More answers

I assume you mean.....

Y = - X - 3

Y = X - 1

==============substitute

Y = - (X - 1) - 3

Y = - X + 1 - 3

Y = - X - 2

=============other way

Y = (X - 3) - 1

Y = X - 4

==============looks inconsistent to me.

Q: Is y -x-3 y x-1 consistent and independent?

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What do you mean by "compute"? Do you want to graph it? Factor it? Calculate it's function given a set of points that lie on it? If you're looking to compute the function given three points that fall on the parabola, then I have just the code for you. If you're given three points, (x1, y1), (x2, y2) and (x3, y3), then you can compute the coefficients of your quadratic equation like this: a = (y1 * (x2 - x3) + y2 * (x3 - x1) + y3 * (x1 - x2)) / (x1 * x1 * (x2 - x3) + x2 * x2 * (x3 - x1) + x3 * x3 * (x1 - x2)) b = (y1 - y2) / (x1 - x2) - a * (x1 + x2); c = y1 - (x1 * x1) * a - x1 * b; You now can calculate the y co-ordinate of any point given it's x co-ordinate by saying: y = a * x * x + b * x + c;

y(i) = a + b1.x1(i) + b2.x2(i) + b3.x3(i) + ... + bk.xk(i) + e(i)where i = 1, 2, ... n are n observations ofthe independent variables x1, x2, ... xk,y is the dependent variablea and the b are regression parameters.The e are independent, identically distributed random variables (representing the error).

You need two variables. Make them x and y make y your dependent variable and x your independent variable. y=x1 this is a line y=4x1 this is a line y=4x1+3 this is a line y=x2 this is a curve y=x3 this is a curve make sure your x value has no power to it except 1 x=x1

multiple correlation: Suppose you calculate the linear regression of a single dependent variable on more than one independent variable and that you include a mean in the linear model. The multiple correlation is analogous to the statistic that is obtainable from a linear model that includes just one independent variable. It measures the degree to which the linear model given by the linear regression is valuable as a predictor of the independent variable. For calculation details you might wish to see the wikipedia article for this statistic. partial correlation: Let's say you have a dependent variable Y and a collection of independent variables X1, X2, X3. You might for some reason be interested in the partial correlation of Y and X3. Then you would calculate the linear regression of Y on just X1 and X2. Knowing the coefficients of this linear model you would calculate the so-called residuals which would be the parts of Y unaccounted for by the model or, in other words, the differences between the Y's and the values given by b1X1 + b2X2 where b1 and b2 are the model coefficients from the regression. Now you would calculate the correlation between these residuals and the X3 values to obtain the partial correlation of X3 with Y given X1 and X2. Intuitively, we use the first regression and residual calculation to account for the explanatory power of X1 and X2. Having done that we calculate the correlation coefficient to learn whether any more explanatory power is left for X3 to 'mop up'.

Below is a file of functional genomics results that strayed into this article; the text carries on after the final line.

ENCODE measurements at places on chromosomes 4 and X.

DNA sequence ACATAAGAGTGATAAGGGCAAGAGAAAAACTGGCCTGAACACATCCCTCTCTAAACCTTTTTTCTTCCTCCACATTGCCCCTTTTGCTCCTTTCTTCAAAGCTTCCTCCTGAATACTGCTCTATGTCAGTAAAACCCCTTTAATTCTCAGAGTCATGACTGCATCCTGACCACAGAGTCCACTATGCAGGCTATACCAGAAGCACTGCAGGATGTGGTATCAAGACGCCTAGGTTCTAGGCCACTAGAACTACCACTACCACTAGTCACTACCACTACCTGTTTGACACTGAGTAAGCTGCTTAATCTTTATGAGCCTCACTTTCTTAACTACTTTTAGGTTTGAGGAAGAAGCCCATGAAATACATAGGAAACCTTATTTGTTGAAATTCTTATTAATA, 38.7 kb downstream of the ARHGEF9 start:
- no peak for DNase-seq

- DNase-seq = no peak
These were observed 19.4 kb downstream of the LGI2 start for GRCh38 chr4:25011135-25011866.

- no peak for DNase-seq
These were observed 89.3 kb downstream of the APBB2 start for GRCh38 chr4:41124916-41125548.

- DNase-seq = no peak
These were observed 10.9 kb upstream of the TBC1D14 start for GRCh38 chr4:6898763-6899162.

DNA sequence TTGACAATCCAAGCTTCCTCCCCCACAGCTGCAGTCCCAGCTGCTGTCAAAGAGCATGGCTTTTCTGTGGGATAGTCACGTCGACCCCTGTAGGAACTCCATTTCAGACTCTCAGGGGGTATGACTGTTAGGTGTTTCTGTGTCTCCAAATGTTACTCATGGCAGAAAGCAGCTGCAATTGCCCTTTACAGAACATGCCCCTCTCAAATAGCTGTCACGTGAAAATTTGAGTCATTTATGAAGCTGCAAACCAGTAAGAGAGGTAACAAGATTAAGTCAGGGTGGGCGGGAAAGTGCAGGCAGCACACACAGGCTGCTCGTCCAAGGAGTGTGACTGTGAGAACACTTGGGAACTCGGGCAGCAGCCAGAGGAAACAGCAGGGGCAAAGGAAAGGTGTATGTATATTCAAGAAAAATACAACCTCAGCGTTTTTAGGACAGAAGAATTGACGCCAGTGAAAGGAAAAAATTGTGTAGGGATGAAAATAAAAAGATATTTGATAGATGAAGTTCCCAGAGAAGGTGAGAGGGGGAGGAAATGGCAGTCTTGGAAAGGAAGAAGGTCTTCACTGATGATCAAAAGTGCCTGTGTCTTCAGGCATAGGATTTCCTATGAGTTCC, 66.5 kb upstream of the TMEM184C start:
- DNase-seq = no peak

This is actual question SUPPOSE X1 X2 X3, Xn form a random sample from a population with density function f(x,y) = 1/y where 0<x<y,y>0 where y is unknown parameter .let T=max(X1,X2,....Xn) show that Y (estimate) ... Y=(1+1/n) is unbiased estimator of Y?

Related questions

Any model can be linear/nonlinear. Linearity can be in parameters or in variables. In Y=a+ b*x1 + c*x2 + d*x3 the model is linear in both parameters (b,c,d) and variables(x1,x2,x3) In Y=a+ (b+c)x1 + c*x2 + d*x3 the model is nonlinear in parameters (b,c,d) and linear in variables(x1,x2,x3) In Y=a+ bx1 + c*x2*x3 + d*x3 the model is linear in parameters (b,c,d) and nonlinear in variables(x1,x2,x3) In Y=a+ bx1 + c*x2*x3 + exp(b+d)*x3 the model is nonlinear in parameters (b,c,d) and nonlinear in variables(x1,x2,x3)